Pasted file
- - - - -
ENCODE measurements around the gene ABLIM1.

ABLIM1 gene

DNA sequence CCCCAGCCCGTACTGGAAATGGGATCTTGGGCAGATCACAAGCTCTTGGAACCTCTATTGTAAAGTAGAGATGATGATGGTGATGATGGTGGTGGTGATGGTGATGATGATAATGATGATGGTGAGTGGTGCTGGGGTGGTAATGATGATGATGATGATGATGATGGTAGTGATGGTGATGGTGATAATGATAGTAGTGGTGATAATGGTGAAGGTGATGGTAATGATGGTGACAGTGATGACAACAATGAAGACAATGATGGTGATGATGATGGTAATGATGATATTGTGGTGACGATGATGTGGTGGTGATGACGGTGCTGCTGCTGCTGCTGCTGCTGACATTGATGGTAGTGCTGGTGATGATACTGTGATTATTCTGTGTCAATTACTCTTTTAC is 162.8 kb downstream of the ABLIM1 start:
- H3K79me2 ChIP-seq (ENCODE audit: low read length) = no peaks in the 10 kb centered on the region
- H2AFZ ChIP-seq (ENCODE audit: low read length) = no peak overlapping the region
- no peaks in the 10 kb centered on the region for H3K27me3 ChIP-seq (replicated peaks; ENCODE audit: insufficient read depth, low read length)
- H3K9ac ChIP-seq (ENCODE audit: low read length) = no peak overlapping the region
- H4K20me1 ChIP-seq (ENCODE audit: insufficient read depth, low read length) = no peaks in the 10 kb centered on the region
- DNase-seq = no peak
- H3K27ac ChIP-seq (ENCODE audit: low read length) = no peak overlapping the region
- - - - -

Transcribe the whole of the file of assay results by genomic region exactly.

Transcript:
ENCODE measurements around the gene ABLIM1.

ABLIM1 gene

DNA sequence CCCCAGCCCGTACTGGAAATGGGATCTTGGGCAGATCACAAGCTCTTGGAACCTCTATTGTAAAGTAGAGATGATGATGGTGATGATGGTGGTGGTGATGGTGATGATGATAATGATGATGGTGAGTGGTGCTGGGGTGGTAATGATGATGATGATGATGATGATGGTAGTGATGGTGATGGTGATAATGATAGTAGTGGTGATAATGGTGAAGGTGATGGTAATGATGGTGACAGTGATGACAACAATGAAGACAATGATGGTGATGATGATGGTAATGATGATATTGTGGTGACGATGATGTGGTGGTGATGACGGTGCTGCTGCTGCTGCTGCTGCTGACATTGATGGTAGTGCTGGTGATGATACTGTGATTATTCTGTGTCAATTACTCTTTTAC is 162.8 kb downstream of the ABLIM1 start:
- H3K79me2 ChIP-seq (ENCODE audit: low read length) = no peaks in the 10 kb centered on the region
- H2AFZ ChIP-seq (ENCODE audit: low read length) = no peak overlapping the region
- no peaks in the 10 kb centered on the region for H3K27me3 ChIP-seq (replicated peaks; ENCODE audit: insufficient read depth, low read length)
- H3K9ac ChIP-seq (ENCODE audit: low read length) = no peak overlapping the region
- H4K20me1 ChIP-seq (ENCODE audit: insufficient read depth, low read length) = no peaks in the 10 kb centered on the region
- DNase-seq = no peak
- H3K27ac ChIP-seq (ENCODE audit: low read length) = no peak overlapping the region